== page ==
The Lunascan Project
Inconsistant Moon - Alphonsus

Using the 60-inch Mount Wilson reflector, Dinsmore Alter made photographs of the lunar crater Alphonsus in 1956 and found that certain features looked more fuzzy on the blue-violet plates than on the infrared. At the time, this photographic evidence of some kind of obscuration or "degassing" on the moon warmed up the then lukewarm interest in the issue of lunar activity.

The fuzzy floor of Alphonsus



After Alter had announced apparent obscurations of portions of its floor, Kozyrev became interested and began to make routine spectrograms of the crater Alphonsus. In November 1958 and October 1959, he obtained spectra which he interpreted as indicating the outflow of gases, a lava stream, and a cloud of volcanic dust from Alphonsus' central peak.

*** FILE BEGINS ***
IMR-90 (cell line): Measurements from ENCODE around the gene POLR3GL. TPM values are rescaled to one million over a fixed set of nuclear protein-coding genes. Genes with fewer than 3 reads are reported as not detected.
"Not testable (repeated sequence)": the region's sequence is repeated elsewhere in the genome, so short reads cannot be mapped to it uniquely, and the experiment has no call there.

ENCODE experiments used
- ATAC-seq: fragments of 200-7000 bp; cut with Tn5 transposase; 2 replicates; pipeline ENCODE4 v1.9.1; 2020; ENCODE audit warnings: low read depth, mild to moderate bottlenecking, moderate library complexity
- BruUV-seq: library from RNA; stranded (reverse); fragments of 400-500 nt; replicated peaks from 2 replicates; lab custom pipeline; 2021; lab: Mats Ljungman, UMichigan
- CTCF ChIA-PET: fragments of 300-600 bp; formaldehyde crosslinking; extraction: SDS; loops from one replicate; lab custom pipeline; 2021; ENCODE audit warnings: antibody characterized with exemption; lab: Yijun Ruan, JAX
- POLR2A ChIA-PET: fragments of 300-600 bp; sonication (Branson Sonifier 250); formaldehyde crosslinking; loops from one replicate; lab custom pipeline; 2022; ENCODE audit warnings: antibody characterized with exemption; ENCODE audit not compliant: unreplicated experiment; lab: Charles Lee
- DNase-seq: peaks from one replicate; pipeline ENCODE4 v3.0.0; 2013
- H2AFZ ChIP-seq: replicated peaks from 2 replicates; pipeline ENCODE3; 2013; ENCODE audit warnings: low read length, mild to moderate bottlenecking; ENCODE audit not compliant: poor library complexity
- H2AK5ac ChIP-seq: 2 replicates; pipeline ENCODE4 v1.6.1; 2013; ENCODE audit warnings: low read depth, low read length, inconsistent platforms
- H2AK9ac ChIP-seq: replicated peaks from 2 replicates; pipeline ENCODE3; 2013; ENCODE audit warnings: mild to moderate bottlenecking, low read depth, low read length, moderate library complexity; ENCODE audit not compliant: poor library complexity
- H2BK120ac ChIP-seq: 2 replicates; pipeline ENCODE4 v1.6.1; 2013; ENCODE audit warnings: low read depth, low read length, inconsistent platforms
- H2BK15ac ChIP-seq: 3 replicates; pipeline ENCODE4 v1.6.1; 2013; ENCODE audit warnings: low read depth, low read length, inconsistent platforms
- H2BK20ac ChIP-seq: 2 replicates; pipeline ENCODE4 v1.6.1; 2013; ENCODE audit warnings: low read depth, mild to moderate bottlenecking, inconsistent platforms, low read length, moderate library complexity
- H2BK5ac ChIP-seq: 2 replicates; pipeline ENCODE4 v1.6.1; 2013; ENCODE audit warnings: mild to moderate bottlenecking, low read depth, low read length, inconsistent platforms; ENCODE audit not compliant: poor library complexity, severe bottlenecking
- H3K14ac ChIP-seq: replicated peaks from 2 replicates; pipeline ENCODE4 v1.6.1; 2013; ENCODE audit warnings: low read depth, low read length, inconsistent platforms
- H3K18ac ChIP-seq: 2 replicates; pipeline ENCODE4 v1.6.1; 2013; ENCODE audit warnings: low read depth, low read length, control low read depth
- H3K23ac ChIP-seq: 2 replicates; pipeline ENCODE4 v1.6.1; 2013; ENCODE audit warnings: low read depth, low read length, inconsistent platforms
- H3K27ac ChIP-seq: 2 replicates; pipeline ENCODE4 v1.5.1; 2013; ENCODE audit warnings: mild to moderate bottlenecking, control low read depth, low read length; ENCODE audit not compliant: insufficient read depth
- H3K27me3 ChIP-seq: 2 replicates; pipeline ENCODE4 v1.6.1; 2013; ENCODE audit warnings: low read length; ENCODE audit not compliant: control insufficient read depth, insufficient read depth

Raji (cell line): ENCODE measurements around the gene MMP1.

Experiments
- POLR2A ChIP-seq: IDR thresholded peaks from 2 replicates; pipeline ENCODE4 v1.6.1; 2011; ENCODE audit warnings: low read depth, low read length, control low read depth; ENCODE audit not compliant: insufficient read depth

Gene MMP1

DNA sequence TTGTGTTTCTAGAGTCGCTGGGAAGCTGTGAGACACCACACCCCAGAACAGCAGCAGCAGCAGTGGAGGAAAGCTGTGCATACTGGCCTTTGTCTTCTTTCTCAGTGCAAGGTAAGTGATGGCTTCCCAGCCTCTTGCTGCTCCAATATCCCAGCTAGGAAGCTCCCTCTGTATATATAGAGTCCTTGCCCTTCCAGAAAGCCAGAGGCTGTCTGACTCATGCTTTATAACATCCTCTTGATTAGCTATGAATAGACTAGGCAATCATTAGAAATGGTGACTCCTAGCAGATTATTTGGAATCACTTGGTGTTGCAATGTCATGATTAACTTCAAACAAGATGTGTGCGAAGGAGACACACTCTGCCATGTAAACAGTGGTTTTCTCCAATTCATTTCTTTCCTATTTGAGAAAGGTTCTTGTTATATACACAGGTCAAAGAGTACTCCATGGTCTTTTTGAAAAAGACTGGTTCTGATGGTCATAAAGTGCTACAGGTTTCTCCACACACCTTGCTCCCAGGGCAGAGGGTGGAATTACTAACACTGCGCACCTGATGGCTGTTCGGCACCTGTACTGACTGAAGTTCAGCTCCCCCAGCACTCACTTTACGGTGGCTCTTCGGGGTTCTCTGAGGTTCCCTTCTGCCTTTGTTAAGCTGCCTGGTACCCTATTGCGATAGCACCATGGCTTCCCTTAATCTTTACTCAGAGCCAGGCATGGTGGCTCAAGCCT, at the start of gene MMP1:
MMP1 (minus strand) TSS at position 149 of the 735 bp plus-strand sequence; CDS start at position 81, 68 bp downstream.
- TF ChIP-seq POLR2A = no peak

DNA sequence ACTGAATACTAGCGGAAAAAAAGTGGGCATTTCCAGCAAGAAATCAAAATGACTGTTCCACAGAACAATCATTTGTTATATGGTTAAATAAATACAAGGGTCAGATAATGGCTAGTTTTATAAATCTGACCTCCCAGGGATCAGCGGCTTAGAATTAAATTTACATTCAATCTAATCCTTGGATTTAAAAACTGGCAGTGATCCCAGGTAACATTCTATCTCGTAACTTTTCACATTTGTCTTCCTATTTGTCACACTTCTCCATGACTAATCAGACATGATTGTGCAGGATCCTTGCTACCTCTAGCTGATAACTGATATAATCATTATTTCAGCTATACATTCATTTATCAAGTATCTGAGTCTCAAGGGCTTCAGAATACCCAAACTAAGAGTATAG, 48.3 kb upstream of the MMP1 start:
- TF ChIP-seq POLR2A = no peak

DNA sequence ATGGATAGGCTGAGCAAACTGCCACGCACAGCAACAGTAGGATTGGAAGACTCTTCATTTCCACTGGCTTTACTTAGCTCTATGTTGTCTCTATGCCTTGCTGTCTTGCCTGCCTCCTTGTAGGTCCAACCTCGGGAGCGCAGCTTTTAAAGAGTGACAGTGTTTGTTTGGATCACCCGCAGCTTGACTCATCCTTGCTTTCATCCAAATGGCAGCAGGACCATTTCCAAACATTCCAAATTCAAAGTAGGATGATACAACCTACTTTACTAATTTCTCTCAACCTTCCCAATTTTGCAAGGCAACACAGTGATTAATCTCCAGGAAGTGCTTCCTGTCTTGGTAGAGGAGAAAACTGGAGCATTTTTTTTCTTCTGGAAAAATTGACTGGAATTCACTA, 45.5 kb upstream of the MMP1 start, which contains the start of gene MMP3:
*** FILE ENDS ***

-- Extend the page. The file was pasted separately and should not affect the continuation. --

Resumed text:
After the first event in 1959, a tiny red patch on the south side of the central peak of Alphonsus was seen by a number of observers. Among those reporting this new spot of color were G. A. Hole, H. P. Wilkins, and B. Warner in England and several observers in Hungary and the United States. Wilkins saw the patch as roughly circular, with a black spot in the middle and red-colored material mounted around it. However, others who searched for this patch, even with large instruments, could not see it at all. As described, it sounds remarkably like some of the color phenomena in the vicinity of Aristarchus.

Any color phenomena occurring on the moon would be amplified in and appear to pop in and out of the tele scopicimage in the "color-blink" instrument, just as in the blink microscope the photographic image appears and disappears, seeming to "blink." The most complex model will use a color television system to compare two or more telescopic images of the moon automatically, identifying those on which even minute color phenomena have occurred.

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